North Yorkshire Police back plans for £5million extra funding to safeguard mosques and places of worship

Sajid Javid has announced an extra 5million funding for security for places of worship.
Sajid Javid has announced an extra 5million funding for security for places of worship.
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North Yorkshire Police Deputy Chief Constable Phil Cain has promised to make places of worship aware that new government funding is available for them.

The Home Office announced on Tuesday funding for next year’s places of worship protective security has been to £1.6 million, double the amount awarded last year, to reassure communities and safeguard mosques and other places of worship.

In addition a new £5 million fund will be opened to provide security training.

The funding boost, announced in a written ministerial statement, comes after the terror attack in Christchurch claimed the lives of 50 people and injured 40 more.

Following the incident, police presence was stepped up at mosques across the UK to reassure communities fearful of similar attacks.

READ MORE: Christchurch mosque shootings: Police in Yorkshire step up mosque patrols

DCC Phil Cain tweeted: "Home secretary announces increased funding available for security at places of worship.

"North Yorkshire Police Neighbourhood Teams will ensure our places of worship are made aware."

The places of worship fund, established in 2016 as part of the government’s hate crime action plan, provides financial support for physical protective security such as fencing, lighting and CCTV.

Government previously committed funding of £2.4 million over 3 years.

So far, more than a third of grants under the places of Worship Protective Funding scheme have been awarded to mosques.

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Places of worship, including mosques, will also benefit from a new £5 million fund over 3 years to provide protective security training building on some of the positive work already happening in communities.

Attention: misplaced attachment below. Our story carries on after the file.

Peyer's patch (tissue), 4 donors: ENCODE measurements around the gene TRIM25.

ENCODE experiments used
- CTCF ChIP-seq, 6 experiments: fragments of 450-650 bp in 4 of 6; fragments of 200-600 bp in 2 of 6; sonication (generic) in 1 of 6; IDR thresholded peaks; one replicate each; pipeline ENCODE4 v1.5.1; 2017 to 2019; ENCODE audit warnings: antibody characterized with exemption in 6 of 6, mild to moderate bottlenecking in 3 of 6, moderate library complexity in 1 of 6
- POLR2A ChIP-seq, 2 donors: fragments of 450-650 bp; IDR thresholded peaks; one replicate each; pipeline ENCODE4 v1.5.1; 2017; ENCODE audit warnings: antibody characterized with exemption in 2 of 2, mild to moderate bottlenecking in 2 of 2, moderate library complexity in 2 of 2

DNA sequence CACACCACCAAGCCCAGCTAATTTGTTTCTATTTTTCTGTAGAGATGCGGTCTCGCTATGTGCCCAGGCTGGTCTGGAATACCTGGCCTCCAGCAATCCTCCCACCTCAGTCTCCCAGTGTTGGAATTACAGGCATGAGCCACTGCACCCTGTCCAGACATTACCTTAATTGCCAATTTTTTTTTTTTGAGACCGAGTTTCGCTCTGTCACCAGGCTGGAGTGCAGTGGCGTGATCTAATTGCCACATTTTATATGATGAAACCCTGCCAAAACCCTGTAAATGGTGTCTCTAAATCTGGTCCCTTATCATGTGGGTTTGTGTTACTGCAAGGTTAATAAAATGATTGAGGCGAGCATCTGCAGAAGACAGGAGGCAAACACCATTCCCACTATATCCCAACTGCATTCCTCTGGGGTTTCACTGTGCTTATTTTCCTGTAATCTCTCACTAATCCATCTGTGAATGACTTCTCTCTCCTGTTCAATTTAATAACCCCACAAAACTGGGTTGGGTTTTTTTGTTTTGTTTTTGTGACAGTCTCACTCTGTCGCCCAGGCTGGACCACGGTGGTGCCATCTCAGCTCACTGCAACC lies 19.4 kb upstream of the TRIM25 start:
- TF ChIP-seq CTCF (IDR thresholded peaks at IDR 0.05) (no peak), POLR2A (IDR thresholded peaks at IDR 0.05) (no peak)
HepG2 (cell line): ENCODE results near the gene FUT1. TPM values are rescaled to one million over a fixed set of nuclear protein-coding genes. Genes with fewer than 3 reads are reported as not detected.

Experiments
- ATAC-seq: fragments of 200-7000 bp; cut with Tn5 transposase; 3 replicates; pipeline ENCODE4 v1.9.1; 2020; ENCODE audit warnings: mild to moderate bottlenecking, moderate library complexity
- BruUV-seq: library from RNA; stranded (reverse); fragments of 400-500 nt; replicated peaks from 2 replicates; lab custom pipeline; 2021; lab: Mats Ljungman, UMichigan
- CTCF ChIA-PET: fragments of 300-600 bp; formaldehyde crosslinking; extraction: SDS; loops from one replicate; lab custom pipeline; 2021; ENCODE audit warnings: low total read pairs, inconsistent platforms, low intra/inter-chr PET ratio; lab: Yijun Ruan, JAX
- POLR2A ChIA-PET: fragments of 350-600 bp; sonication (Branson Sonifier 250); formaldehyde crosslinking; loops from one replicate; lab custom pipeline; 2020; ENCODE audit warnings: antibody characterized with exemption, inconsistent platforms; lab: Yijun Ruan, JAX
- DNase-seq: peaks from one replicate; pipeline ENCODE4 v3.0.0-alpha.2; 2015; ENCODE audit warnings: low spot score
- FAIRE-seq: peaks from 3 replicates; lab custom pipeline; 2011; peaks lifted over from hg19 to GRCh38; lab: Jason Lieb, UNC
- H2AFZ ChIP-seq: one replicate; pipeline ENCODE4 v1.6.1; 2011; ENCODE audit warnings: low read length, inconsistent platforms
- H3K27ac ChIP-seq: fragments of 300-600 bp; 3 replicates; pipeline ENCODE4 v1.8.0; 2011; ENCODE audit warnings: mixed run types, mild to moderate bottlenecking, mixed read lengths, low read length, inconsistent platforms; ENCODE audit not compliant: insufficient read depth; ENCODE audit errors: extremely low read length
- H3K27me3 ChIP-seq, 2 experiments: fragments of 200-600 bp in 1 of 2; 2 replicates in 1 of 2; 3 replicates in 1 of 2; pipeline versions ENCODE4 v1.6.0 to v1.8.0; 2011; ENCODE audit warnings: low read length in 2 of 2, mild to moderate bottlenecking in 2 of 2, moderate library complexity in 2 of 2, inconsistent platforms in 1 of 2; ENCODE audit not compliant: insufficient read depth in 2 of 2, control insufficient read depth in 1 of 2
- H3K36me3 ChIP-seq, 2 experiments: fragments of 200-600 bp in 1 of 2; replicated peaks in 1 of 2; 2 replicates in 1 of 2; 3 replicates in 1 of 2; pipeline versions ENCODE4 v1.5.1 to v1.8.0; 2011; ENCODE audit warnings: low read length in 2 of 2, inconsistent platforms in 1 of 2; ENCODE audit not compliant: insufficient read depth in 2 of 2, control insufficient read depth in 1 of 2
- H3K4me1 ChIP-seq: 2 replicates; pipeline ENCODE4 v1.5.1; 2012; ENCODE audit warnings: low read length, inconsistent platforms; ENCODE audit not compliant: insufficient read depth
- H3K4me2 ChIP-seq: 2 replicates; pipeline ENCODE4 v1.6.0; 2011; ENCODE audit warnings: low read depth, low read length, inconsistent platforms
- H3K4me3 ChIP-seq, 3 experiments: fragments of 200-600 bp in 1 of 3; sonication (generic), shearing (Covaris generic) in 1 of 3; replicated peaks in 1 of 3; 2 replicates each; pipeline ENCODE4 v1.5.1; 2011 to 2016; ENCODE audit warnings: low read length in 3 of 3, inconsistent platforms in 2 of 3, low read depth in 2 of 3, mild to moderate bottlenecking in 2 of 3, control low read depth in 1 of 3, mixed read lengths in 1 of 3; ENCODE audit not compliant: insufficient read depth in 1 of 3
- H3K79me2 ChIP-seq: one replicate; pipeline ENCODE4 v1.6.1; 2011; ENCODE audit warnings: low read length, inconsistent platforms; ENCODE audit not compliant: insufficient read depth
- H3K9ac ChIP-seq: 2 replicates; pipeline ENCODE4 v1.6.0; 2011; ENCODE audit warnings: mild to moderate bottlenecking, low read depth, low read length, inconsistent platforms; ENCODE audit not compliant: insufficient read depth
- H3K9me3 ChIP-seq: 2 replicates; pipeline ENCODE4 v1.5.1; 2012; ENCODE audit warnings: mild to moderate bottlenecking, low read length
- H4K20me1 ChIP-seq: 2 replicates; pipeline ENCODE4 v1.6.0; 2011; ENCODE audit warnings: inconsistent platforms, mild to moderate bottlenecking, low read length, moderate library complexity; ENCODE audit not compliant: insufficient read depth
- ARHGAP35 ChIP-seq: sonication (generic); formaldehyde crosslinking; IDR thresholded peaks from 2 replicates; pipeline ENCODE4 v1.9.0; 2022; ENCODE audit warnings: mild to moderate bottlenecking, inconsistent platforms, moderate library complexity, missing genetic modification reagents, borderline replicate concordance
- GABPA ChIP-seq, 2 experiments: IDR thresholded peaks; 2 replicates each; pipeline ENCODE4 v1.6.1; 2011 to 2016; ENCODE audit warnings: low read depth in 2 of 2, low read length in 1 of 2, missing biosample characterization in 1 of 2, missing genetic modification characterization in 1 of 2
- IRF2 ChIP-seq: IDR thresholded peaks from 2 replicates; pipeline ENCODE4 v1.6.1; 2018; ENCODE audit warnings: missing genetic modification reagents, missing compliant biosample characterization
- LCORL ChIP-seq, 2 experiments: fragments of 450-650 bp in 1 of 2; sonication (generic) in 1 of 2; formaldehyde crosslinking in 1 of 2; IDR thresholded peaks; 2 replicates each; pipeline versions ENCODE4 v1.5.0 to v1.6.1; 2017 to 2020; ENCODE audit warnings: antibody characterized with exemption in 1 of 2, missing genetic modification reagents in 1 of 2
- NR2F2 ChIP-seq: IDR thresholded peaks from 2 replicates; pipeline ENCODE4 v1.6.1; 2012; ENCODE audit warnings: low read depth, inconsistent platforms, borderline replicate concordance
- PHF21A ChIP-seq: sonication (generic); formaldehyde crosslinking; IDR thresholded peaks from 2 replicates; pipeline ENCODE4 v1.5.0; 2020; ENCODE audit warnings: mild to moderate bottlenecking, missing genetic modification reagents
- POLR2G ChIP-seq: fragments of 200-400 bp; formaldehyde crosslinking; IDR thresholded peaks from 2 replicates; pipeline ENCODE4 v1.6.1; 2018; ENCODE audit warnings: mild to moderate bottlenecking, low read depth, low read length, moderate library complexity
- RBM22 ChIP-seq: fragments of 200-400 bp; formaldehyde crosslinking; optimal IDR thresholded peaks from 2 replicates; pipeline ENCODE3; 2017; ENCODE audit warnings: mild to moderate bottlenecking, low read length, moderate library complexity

This is in recognition that physical protective security is only part of the solution and institutions, their staff, and volunteers need to have security understanding to ensure the protective measures work effectively.

The Home Secretary Sajid Javid said: "The horrific events in New Zealand are a direct attack on the values of tolerance and freedom of worship that unite us all.

"Nobody should ever fear persecution of their faith and it’s vital we stand together to reject those who seek to spread hatred and divide us.

"I know many Muslim communities are feeling vulnerable and anxious. But they should seek comfort from knowing we are doing everything to tackle hate and extremism.

"That’s why we are doubling next year’s places of worship fund - providing physical protection as well as peace of mind."

The government will also open a consultation with faith representatives and organisations including the Anti-Muslim Hatred Working Group, Tell MAMA and the Independent Advisory Group, on improvements to existing policy to protect faith communities.

To increase uptake in the fund and ensure it reaches those most vulnerable to hate crime, the bidding process will also be simplified so organisations no longer have to prove they have previously experienced a hate crime incident directly.